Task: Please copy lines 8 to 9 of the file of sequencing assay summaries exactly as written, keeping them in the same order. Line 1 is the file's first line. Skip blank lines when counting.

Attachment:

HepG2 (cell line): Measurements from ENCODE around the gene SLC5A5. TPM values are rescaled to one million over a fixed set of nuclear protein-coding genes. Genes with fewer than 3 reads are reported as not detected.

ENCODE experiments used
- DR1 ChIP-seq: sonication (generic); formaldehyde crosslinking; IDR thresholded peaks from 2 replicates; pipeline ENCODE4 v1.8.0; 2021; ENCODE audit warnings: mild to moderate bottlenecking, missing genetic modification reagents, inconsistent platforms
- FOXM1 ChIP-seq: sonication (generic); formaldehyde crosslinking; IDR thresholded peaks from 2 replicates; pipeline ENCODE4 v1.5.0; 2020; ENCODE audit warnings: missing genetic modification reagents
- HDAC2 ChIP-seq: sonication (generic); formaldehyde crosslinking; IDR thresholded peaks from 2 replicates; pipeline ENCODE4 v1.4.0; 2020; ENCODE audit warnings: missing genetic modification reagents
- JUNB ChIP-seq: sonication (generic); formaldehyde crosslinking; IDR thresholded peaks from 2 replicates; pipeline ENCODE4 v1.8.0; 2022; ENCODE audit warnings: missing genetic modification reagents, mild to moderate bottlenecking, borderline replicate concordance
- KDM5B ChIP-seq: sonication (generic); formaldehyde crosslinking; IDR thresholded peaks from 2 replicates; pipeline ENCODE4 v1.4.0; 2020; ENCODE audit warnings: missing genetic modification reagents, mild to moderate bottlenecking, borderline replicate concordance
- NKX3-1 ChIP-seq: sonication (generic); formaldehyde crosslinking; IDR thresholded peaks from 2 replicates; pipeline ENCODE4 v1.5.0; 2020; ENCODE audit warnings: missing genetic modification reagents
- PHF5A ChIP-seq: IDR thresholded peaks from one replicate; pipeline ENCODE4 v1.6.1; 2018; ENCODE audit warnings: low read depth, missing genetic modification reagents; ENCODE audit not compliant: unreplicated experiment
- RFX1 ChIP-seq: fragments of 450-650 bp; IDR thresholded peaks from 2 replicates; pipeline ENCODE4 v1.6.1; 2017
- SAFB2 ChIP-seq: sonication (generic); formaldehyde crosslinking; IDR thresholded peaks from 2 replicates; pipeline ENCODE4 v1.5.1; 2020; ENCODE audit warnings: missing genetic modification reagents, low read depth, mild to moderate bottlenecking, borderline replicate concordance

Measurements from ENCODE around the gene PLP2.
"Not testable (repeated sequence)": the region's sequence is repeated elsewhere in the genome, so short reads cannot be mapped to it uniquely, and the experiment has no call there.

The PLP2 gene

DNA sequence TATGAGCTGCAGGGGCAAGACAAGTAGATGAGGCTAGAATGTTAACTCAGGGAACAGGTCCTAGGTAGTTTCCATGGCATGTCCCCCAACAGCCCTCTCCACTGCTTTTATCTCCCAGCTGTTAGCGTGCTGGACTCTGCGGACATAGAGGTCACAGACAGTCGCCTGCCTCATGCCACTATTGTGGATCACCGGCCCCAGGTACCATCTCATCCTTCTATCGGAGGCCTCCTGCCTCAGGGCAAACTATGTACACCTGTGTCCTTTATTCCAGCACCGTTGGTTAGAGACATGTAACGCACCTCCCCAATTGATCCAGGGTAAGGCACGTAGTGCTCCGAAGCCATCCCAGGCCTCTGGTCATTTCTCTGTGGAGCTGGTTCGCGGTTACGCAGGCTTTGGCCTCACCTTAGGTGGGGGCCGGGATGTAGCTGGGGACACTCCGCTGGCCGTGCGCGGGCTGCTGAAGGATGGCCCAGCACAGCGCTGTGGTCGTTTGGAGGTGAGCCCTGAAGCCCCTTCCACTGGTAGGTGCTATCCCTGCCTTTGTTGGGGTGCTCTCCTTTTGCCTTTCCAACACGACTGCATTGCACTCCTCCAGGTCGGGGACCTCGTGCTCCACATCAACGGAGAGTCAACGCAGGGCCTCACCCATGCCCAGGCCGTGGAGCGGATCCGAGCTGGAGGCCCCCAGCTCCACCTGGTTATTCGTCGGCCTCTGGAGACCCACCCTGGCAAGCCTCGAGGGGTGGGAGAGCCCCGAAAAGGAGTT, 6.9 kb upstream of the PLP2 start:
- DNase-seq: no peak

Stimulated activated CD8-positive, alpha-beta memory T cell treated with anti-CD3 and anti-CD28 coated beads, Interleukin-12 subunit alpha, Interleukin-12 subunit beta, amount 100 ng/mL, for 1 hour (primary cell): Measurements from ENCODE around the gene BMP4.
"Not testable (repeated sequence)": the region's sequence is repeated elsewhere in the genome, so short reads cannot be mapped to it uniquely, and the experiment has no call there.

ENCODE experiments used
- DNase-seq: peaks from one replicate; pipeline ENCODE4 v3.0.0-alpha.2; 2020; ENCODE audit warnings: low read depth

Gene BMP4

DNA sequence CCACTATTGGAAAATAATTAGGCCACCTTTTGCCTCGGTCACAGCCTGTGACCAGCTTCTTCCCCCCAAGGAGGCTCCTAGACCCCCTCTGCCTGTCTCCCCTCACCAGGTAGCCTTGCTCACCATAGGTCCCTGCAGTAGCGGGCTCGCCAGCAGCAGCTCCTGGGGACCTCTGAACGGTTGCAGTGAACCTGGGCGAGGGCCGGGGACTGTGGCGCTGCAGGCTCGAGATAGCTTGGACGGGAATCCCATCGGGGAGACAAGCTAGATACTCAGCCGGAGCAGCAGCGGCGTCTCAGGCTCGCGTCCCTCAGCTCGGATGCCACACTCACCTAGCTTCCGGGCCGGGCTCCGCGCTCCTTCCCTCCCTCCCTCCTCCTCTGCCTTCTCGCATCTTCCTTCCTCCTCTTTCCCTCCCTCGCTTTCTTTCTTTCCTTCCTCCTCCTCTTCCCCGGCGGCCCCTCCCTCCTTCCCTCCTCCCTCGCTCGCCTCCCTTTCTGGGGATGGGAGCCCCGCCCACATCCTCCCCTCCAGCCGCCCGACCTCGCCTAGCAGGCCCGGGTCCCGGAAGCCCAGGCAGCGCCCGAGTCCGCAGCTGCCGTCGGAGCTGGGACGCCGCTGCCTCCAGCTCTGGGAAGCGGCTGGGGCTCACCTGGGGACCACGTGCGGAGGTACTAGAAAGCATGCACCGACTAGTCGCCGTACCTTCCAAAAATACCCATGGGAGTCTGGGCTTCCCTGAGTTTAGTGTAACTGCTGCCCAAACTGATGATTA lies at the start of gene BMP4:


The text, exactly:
- NKX3-1 ChIP-seq: sonication (generic); formaldehyde crosslinking; IDR thresholded peaks from 2 replicates; pipeline ENCODE4 v1.5.0; 2020; ENCODE audit warnings: missing genetic modification reagents
- PHF5A ChIP-seq: IDR thresholded peaks from one replicate; pipeline ENCODE4 v1.6.1; 2018; ENCODE audit warnings: low read depth, missing genetic modification reagents; ENCODE audit not compliant: unreplicated experiment